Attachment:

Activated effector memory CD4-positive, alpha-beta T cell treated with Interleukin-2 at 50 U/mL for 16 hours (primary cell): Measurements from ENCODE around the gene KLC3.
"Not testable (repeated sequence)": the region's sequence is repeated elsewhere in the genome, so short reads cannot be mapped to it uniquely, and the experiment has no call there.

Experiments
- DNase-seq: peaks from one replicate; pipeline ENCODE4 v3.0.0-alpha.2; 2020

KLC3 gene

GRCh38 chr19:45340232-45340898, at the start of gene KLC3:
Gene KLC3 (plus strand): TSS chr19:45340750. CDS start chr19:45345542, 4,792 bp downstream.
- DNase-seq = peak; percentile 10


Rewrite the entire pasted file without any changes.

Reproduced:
Activated effector memory CD4-positive, alpha-beta T cell treated with Interleukin-2 at 50 U/mL for 16 hours (primary cell): Measurements from ENCODE around the gene KLC3.
"Not testable (repeated sequence)": the region's sequence is repeated elsewhere in the genome, so short reads cannot be mapped to it uniquely, and the experiment has no call there.

Experiments
- DNase-seq: peaks from one replicate; pipeline ENCODE4 v3.0.0-alpha.2; 2020

KLC3 gene

GRCh38 chr19:45340232-45340898, at the start of gene KLC3:
Gene KLC3 (plus strand): TSS chr19:45340750. CDS start chr19:45345542, 4,792 bp downstream.
- DNase-seq = peak; percentile 10